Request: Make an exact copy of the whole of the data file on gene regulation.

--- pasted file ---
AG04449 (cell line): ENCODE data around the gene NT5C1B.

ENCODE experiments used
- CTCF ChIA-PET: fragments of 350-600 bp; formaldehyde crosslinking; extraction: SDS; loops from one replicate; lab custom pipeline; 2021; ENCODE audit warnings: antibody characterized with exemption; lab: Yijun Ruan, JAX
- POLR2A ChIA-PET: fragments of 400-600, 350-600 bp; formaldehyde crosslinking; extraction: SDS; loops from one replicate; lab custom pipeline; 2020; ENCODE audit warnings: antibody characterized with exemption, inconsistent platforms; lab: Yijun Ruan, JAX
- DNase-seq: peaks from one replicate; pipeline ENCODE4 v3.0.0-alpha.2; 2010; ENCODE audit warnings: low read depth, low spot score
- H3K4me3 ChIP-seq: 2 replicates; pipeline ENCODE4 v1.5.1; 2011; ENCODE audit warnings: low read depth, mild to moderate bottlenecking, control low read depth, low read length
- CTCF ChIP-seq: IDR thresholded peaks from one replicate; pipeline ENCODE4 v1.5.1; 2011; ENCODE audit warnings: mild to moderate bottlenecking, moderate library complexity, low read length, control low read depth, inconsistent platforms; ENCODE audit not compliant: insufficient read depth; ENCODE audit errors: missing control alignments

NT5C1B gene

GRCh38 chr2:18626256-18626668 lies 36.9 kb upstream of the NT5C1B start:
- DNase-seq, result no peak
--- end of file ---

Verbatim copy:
AG04449 (cell line): ENCODE data around the gene NT5C1B.

ENCODE experiments used
- CTCF ChIA-PET: fragments of 350-600 bp; formaldehyde crosslinking; extraction: SDS; loops from one replicate; lab custom pipeline; 2021; ENCODE audit warnings: antibody characterized with exemption; lab: Yijun Ruan, JAX
- POLR2A ChIA-PET: fragments of 400-600, 350-600 bp; formaldehyde crosslinking; extraction: SDS; loops from one replicate; lab custom pipeline; 2020; ENCODE audit warnings: antibody characterized with exemption, inconsistent platforms; lab: Yijun Ruan, JAX
- DNase-seq: peaks from one replicate; pipeline ENCODE4 v3.0.0-alpha.2; 2010; ENCODE audit warnings: low read depth, low spot score
- H3K4me3 ChIP-seq: 2 replicates; pipeline ENCODE4 v1.5.1; 2011; ENCODE audit warnings: low read depth, mild to moderate bottlenecking, control low read depth, low read length
- CTCF ChIP-seq: IDR thresholded peaks from one replicate; pipeline ENCODE4 v1.5.1; 2011; ENCODE audit warnings: mild to moderate bottlenecking, moderate library complexity, low read length, control low read depth, inconsistent platforms; ENCODE audit not compliant: insufficient read depth; ENCODE audit errors: missing control alignments

NT5C1B gene

GRCh38 chr2:18626256-18626668 lies 36.9 kb upstream of the NT5C1B start:
- DNase-seq, result no peak